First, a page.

Solar PV, however, can only generate electricity. The other main concerns with solar power are the lack of availability (low capacity factor) and the high cost. Although the sun itself gives off energy continuously, a surprisingly small percentage reaches our rooftops consistently due to clouds and Earth’s own shadow. Even in the southern California desert, the sunniest location in the US, only about seven full solar hours of sunshine are available during an average day.6 Similarly, Atlanta, Georgia only receives about 4.5 full hours of solar power per day on average. Therefore, a 100 kW array in Georgia would only produce on average 450 kWh per day. This is in contrast to a 100 kW tri-generation system that would produce 2400 kWh per day plus 3000 kWh of free heat. This issue of capacity factor is very important for emissions calculations and return on investment. Atlanta’s solar availability is only 4.5 full hours per 24 hour day. That works out to 18.8%. However, a trigeneration system can run continuously except for maintenance and therefore has a capacity factor that approaches 100%.

The sunniest locations in the world have a solar capacity factor of just 25%. Therefore, a solar PV array would effectively produce its full rated capacity for just six hours per day, every day of the year. A nominal 1000 kW solar PV system in Arizona would produce 2,190,000 kWh per year (1000 kW x 8760 hours x 25%). In a hospital with a constant load, the remaining 6,570,000 kWh would need to be produced by the grid. (Note that this calculation does not include any shading losses or the 23% loss that NREL estimates for a normal solar PV system caused by soiling and DC to AC conversion.7 This analysis is truly the best case for PV.)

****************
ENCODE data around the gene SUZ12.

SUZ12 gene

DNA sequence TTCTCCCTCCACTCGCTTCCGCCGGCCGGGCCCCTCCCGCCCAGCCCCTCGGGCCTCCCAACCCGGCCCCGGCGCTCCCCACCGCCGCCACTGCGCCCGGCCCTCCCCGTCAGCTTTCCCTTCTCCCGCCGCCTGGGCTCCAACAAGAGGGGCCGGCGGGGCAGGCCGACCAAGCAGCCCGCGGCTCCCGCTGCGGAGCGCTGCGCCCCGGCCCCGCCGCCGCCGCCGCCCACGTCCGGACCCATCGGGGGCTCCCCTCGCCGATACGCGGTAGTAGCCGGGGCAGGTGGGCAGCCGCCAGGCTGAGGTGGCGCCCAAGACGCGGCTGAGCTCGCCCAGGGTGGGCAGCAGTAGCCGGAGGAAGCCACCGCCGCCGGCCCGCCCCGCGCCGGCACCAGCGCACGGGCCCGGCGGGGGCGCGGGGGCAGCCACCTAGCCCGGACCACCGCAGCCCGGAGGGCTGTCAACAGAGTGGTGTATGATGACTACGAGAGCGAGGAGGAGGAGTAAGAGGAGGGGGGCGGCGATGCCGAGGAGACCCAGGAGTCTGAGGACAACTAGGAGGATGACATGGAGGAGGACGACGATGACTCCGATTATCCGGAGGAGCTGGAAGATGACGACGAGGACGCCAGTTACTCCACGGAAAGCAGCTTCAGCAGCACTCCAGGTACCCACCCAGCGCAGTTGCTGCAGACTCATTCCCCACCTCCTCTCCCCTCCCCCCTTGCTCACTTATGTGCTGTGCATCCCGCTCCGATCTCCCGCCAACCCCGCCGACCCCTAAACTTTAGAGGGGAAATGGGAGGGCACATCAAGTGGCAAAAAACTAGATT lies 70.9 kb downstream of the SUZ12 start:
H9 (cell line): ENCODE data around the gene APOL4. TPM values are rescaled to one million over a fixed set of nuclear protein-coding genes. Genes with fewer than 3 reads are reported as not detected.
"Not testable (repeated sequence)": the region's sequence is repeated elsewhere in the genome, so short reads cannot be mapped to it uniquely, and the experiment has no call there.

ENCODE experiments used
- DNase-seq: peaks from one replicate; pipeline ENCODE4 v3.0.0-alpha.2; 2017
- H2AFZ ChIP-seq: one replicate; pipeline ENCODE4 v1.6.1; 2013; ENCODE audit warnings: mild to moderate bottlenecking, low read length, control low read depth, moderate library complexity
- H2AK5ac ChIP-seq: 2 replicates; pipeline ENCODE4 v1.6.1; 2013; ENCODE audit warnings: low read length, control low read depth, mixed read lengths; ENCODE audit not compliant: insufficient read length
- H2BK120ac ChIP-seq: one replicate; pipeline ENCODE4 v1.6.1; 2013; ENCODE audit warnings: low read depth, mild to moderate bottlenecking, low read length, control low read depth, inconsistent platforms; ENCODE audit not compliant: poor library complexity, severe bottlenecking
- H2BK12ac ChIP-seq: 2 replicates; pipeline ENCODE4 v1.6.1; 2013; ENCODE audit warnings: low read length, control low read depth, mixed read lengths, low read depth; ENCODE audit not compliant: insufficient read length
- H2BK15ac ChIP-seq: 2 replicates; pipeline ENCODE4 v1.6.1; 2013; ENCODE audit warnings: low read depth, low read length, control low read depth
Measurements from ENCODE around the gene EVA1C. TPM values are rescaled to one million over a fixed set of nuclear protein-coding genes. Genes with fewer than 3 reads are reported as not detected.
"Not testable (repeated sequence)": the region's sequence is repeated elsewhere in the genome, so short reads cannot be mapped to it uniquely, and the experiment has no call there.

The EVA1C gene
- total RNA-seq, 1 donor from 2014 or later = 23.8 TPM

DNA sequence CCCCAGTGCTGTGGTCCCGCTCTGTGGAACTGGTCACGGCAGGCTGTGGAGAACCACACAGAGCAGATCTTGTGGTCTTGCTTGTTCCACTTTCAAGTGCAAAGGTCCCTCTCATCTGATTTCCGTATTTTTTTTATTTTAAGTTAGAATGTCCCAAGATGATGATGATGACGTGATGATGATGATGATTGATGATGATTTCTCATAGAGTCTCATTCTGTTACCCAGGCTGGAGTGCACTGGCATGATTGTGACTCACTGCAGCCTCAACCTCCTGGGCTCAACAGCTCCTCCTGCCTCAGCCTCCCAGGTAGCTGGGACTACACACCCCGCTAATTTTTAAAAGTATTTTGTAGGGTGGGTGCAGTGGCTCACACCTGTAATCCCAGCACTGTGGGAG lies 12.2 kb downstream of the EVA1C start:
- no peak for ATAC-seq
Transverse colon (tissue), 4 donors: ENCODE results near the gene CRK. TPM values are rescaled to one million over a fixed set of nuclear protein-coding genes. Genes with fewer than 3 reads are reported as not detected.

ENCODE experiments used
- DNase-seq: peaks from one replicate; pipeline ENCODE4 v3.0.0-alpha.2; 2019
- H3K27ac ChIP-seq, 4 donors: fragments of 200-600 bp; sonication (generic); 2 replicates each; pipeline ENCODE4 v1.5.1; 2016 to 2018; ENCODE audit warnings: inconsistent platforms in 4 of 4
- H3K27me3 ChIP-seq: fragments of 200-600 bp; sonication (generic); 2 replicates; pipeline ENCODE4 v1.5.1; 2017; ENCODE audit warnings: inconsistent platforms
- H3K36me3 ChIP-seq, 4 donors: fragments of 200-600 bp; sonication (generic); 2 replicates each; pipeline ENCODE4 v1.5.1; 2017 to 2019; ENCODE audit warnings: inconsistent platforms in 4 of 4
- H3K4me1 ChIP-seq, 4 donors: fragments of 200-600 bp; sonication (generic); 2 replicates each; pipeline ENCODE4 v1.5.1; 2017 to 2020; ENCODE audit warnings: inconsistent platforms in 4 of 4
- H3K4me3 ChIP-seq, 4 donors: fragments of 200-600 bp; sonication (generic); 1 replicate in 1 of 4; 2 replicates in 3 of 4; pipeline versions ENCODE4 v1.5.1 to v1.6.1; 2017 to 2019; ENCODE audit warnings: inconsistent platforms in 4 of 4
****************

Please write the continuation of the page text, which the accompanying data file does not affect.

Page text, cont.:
solar PV resources in the US
Figure 3. Graphical representation of solar PV resources in the US, courtesy of NREL

Since the solar PV system must rely on grid power for supplemental electricity most of the time, the net result is a system that emits 0.43 kg of CO2 per kWh of electricity consumed even with a solar PV array sized for the full capacity of the instantaneous peak load of 1000 kW. To save more energy, the PV array would need to be larger than the electrical load of the building. The extra energy would then need to be sold back to the grid or stored on site in batteries. Either option would require significantly more financial investment.